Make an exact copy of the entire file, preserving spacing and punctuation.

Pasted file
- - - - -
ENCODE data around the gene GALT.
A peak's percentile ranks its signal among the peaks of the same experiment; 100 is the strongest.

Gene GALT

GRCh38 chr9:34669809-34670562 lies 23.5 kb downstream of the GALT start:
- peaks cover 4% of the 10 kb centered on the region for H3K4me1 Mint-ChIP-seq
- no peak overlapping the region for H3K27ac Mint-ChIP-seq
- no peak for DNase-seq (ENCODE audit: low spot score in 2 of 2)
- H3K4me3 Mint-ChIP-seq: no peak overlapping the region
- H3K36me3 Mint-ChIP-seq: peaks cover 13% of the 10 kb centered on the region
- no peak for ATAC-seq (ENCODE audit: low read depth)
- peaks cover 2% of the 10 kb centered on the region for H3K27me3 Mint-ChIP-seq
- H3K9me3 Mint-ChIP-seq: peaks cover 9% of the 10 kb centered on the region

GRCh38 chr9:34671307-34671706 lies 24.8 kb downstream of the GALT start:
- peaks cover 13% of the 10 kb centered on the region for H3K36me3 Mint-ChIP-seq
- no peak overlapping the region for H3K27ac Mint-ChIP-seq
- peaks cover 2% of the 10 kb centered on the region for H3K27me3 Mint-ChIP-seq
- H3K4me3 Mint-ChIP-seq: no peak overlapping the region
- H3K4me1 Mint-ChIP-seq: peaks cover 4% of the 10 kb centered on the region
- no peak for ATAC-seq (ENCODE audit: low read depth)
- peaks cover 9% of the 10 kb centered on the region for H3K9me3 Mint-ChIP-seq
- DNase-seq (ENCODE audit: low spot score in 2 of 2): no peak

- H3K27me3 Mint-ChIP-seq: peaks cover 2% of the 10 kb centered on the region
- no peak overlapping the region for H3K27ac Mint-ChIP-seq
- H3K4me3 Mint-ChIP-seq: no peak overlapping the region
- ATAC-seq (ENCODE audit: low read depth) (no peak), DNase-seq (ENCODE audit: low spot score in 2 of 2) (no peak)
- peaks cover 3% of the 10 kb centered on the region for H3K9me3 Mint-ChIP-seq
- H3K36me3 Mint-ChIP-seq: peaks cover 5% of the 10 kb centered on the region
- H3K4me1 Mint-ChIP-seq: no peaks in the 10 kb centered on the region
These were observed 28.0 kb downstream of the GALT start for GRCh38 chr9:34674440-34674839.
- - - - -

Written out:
ENCODE data around the gene GALT.
A peak's percentile ranks its signal among the peaks of the same experiment; 100 is the strongest.

Gene GALT

GRCh38 chr9:34669809-34670562 lies 23.5 kb downstream of the GALT start:
- peaks cover 4% of the 10 kb centered on the region for H3K4me1 Mint-ChIP-seq
- no peak overlapping the region for H3K27ac Mint-ChIP-seq
- no peak for DNase-seq (ENCODE audit: low spot score in 2 of 2)
- H3K4me3 Mint-ChIP-seq: no peak overlapping the region
- H3K36me3 Mint-ChIP-seq: peaks cover 13% of the 10 kb centered on the region
- no peak for ATAC-seq (ENCODE audit: low read depth)
- peaks cover 2% of the 10 kb centered on the region for H3K27me3 Mint-ChIP-seq
- H3K9me3 Mint-ChIP-seq: peaks cover 9% of the 10 kb centered on the region

GRCh38 chr9:34671307-34671706 lies 24.8 kb downstream of the GALT start:
- peaks cover 13% of the 10 kb centered on the region for H3K36me3 Mint-ChIP-seq
- no peak overlapping the region for H3K27ac Mint-ChIP-seq
- peaks cover 2% of the 10 kb centered on the region for H3K27me3 Mint-ChIP-seq
- H3K4me3 Mint-ChIP-seq: no peak overlapping the region
- H3K4me1 Mint-ChIP-seq: peaks cover 4% of the 10 kb centered on the region
- no peak for ATAC-seq (ENCODE audit: low read depth)
- peaks cover 9% of the 10 kb centered on the region for H3K9me3 Mint-ChIP-seq
- DNase-seq (ENCODE audit: low spot score in 2 of 2): no peak

- H3K27me3 Mint-ChIP-seq: peaks cover 2% of the 10 kb centered on the region
- no peak overlapping the region for H3K27ac Mint-ChIP-seq
- H3K4me3 Mint-ChIP-seq: no peak overlapping the region
- ATAC-seq (ENCODE audit: low read depth) (no peak), DNase-seq (ENCODE audit: low spot score in 2 of 2) (no peak)
- peaks cover 3% of the 10 kb centered on the region for H3K9me3 Mint-ChIP-seq
- H3K36me3 Mint-ChIP-seq: peaks cover 5% of the 10 kb centered on the region
- H3K4me1 Mint-ChIP-seq: no peaks in the 10 kb centered on the region
These were observed 28.0 kb downstream of the GALT start for GRCh38 chr9:34674440-34674839.